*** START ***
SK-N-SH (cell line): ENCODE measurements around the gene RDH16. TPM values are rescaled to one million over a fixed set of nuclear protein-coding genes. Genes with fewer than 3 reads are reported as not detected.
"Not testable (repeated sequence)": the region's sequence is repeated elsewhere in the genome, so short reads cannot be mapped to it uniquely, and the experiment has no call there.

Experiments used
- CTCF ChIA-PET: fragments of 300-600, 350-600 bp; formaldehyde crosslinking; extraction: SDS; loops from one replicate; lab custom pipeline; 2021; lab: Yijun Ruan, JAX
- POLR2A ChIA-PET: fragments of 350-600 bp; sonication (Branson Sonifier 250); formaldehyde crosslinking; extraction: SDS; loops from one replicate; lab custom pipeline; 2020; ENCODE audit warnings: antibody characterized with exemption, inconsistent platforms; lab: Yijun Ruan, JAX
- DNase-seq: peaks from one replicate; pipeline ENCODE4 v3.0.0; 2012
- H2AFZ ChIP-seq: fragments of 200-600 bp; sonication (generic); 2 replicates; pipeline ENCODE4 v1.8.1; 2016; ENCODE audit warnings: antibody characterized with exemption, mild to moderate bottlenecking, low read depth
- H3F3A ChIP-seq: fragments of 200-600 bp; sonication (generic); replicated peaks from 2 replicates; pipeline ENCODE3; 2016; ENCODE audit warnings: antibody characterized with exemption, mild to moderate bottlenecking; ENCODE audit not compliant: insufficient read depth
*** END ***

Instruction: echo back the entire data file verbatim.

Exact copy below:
SK-N-SH (cell line): ENCODE measurements around the gene RDH16. TPM values are rescaled to one million over a fixed set of nuclear protein-coding genes. Genes with fewer than 3 reads are reported as not detected.
"Not testable (repeated sequence)": the region's sequence is repeated elsewhere in the genome, so short reads cannot be mapped to it uniquely, and the experiment has no call there.

Experiments used
- CTCF ChIA-PET: fragments of 300-600, 350-600 bp; formaldehyde crosslinking; extraction: SDS; loops from one replicate; lab custom pipeline; 2021; lab: Yijun Ruan, JAX
- POLR2A ChIA-PET: fragments of 350-600 bp; sonication (Branson Sonifier 250); formaldehyde crosslinking; extraction: SDS; loops from one replicate; lab custom pipeline; 2020; ENCODE audit warnings: antibody characterized with exemption, inconsistent platforms; lab: Yijun Ruan, JAX
- DNase-seq: peaks from one replicate; pipeline ENCODE4 v3.0.0; 2012
- H2AFZ ChIP-seq: fragments of 200-600 bp; sonication (generic); 2 replicates; pipeline ENCODE4 v1.8.1; 2016; ENCODE audit warnings: antibody characterized with exemption, mild to moderate bottlenecking, low read depth
- H3F3A ChIP-seq: fragments of 200-600 bp; sonication (generic); replicated peaks from 2 replicates; pipeline ENCODE3; 2016; ENCODE audit warnings: antibody characterized with exemption, mild to moderate bottlenecking; ENCODE audit not compliant: insufficient read depth